Thursday, November 17, 2005

Very Cool Story.......

Perhaps one of the hardest things to do in life is to stay focused, focused on what are life's real priorities. Check this story out, real cool story about Ashley Watanabe, University of Hawaii Wahine Volleyball player, that put's many, including myself to shame. You go girl!!!!! Hoooo hoooo!!!!! Very, very cool!!!! Hey and about that group Ashley's dad played in, "The Laughing Kahunas", now that's a name I can remember. They were cool in their day!!!!!

Posted on: Thursday, November 17, 2005

Faith has paid off for Watanabe

By Ann Miller
Advertiser Staff Writer


Height: 5-6

Position: libero

High school: 'Aiea

GRADUATION: December 2005, business management

NOTABLE: Averaging 4.22 digs per game, which ties the school record she set last year and third in the WAC ... needs 71 digs to tie school dig record (437) ... second on team in aces (19)


Had a career-high 31 digs and three aces against Loyola Marymount ... As a junior, her first year as starting libero, earned second-team all-WAC honors ... set school record with average of 4.22 digs per game ... finished seven digs short of single-season school record (437) when she broke her hand before NCAA Tournament ... collected 42 digs and 7 aces — 5 in the final against Nevada — to earn all-WAC Tournament honors ... redshirted in 2001 and played in 81 games her first two seasons (2002 and 2003)


Helped 'Aiea to OIA West titles in 1997 and 2000. Earned honorable mention all-state honors as a senior ... member of 2001 state high school championship basketball team.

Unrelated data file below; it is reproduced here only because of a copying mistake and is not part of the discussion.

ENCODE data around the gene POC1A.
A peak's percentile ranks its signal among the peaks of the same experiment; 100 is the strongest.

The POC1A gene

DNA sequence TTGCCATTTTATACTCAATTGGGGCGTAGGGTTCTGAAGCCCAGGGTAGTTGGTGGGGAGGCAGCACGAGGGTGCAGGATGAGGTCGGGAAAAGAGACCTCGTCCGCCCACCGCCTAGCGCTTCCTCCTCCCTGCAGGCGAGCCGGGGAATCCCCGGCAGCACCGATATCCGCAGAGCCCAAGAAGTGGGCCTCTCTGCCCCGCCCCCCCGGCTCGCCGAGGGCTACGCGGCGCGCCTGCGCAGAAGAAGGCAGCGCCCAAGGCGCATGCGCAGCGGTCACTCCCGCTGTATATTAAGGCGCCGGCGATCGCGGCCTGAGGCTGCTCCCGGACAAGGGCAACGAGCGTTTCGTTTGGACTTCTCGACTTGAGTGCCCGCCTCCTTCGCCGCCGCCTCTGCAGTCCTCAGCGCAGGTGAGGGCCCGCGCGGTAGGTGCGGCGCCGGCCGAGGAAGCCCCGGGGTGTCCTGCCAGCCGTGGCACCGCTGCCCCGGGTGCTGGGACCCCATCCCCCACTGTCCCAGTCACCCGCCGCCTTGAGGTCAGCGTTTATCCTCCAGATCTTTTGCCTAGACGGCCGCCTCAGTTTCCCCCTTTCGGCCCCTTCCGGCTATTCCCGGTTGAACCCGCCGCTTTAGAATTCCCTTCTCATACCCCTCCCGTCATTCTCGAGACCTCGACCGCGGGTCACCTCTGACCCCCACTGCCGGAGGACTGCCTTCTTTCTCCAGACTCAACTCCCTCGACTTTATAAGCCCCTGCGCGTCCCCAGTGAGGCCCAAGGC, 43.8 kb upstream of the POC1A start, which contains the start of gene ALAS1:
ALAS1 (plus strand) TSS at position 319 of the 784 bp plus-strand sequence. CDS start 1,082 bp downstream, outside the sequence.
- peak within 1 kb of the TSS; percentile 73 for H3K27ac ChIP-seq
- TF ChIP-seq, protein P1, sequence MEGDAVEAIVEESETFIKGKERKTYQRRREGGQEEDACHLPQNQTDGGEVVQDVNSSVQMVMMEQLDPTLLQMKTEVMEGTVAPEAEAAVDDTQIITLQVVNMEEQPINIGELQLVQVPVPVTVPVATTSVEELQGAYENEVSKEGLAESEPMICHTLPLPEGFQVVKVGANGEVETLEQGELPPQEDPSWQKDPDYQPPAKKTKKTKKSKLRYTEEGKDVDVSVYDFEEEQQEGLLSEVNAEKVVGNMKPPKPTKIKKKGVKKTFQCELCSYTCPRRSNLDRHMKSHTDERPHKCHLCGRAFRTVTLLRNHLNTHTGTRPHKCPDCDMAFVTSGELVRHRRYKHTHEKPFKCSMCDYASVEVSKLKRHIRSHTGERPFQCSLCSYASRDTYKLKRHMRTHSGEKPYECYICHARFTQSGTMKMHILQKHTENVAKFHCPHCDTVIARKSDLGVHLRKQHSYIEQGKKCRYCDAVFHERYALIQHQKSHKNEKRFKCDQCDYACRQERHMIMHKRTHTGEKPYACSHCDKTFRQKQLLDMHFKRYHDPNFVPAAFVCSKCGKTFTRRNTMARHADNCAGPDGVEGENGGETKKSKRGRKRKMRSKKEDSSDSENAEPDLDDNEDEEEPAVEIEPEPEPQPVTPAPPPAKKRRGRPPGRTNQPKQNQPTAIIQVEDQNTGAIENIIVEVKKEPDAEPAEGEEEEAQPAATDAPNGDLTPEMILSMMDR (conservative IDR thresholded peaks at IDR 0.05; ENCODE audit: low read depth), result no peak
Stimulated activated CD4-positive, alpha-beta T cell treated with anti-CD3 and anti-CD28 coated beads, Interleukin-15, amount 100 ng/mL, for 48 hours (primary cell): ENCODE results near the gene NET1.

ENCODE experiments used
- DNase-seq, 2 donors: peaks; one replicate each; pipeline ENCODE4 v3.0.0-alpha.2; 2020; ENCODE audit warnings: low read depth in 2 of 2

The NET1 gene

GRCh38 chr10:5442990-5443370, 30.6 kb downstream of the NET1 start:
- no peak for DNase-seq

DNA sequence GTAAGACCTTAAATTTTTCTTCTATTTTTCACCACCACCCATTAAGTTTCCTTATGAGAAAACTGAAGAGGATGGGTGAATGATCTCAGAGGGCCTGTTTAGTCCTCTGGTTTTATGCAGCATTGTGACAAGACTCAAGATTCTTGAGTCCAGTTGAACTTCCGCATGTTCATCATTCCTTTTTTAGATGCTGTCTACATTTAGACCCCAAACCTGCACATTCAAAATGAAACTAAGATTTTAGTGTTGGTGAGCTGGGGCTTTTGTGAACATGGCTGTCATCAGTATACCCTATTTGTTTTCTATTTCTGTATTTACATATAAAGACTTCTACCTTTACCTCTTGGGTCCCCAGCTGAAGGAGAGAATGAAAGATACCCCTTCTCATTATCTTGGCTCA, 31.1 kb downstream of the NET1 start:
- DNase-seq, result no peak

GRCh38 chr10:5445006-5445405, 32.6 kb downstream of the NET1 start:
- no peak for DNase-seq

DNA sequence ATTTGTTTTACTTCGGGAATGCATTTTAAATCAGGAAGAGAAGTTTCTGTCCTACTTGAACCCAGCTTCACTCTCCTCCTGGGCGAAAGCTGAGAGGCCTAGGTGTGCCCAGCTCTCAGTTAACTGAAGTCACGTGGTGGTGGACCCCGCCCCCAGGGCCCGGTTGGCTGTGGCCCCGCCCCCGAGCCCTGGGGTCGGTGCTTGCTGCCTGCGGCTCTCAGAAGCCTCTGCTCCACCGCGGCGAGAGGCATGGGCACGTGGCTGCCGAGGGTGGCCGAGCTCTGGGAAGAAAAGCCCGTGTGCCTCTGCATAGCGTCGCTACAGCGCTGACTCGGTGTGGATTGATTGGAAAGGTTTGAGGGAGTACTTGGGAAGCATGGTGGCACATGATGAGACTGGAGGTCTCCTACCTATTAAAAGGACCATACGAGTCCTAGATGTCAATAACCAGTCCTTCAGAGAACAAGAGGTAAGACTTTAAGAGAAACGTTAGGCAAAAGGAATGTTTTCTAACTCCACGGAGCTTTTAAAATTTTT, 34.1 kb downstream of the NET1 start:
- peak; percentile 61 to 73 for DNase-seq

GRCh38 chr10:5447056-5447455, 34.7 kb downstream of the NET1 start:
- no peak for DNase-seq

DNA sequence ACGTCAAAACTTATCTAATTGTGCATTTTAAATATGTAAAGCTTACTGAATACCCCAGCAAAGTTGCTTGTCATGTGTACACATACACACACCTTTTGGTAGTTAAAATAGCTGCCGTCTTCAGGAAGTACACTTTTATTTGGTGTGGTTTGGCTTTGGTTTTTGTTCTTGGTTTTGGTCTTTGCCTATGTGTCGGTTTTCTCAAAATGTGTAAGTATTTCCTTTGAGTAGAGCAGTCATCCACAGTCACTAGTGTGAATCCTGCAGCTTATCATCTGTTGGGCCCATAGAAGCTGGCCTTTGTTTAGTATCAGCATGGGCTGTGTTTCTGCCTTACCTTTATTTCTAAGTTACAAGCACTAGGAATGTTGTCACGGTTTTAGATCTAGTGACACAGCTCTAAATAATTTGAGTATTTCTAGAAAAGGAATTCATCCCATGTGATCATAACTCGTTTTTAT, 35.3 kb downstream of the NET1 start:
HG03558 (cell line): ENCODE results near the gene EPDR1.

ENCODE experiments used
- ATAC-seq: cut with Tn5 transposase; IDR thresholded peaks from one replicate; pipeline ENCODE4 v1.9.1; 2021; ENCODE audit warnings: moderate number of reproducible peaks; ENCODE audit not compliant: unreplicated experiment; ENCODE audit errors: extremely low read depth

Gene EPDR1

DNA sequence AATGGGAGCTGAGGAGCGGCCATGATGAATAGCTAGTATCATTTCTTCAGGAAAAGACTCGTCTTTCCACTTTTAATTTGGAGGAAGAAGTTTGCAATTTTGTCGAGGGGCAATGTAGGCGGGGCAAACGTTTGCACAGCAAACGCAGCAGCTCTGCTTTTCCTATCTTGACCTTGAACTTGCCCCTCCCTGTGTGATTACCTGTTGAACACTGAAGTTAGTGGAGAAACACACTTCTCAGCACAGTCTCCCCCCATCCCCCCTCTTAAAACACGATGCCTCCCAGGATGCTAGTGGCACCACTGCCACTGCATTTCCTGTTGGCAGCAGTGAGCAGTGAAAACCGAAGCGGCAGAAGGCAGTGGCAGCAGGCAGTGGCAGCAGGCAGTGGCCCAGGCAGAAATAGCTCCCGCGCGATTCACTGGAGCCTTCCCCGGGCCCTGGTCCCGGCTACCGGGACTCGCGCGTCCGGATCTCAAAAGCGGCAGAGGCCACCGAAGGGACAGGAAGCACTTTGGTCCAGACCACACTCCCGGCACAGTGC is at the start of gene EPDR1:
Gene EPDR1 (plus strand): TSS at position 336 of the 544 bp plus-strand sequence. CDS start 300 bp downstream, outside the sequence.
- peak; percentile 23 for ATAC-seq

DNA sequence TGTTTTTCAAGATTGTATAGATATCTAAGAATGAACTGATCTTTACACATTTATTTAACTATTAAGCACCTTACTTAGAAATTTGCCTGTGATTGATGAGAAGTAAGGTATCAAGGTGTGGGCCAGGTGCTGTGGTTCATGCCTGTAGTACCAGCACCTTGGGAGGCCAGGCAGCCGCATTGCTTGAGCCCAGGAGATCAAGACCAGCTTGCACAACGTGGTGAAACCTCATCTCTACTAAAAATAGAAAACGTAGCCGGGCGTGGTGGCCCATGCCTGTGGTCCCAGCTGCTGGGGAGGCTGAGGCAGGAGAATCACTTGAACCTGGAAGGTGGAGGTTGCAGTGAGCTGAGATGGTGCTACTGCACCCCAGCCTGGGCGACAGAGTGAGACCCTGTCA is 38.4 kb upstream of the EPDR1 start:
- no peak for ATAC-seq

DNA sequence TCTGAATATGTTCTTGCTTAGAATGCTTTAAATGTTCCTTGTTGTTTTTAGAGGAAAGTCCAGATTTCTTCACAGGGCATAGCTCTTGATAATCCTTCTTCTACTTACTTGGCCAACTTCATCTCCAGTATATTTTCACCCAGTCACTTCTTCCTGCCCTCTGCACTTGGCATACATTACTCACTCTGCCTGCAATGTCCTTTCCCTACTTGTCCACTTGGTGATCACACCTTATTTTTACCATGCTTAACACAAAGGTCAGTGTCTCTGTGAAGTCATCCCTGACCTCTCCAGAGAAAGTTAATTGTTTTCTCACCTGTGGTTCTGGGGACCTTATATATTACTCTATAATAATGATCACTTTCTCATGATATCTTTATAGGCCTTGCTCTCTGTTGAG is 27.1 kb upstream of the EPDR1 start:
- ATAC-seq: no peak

"(Coach Dave) Shoji definitely started getting harder on me. When he started really getting on my case about every little thing I knew my role had picked up and more was expected of me from others other than me."

Ashley Watanabe will be the first to tell you she cannot count all her blessings, but she was hardly blessed with an abundance of volleyball gifts.

When she talks about how, if she can succeed on the highest collegiate level, anyone coming out of a Hawai'i high school can, people should listen.

Watanabe is 5 feet 6 in a volleyball world looking for 6 feet 5. She is quick but hardly warp-speed, has become strong but remains small, is confident but far from arrogant.

In short — which might be the most accurate way to describe UH's senior libero — Watanabe has willed her way to making an impact on her ninth-ranked team.

"I think it's just being driven and allowing yourself to change," Watanabe says. "Give yourself a chance. I was not a natural athlete.

"I was sitting out a lot even during practice and shagging balls and doing whatever I possibly could. Getting to touch a ball was an awesome feeling that rarely occurred. You have to humble yourself before you get in the program."

As Watanabe, Victoria Prince and Susie Boogaard gear up for their final home matches, tonight and tomorrow against New Mexico State and Louisiana Tech, respectively, the last few years are suddenly a blur.

Watanabe's life has been in perpetual fast-forward since she decided to pass on the Division II schools where she could have played immediately coming out of 'Aiea High School in 2001.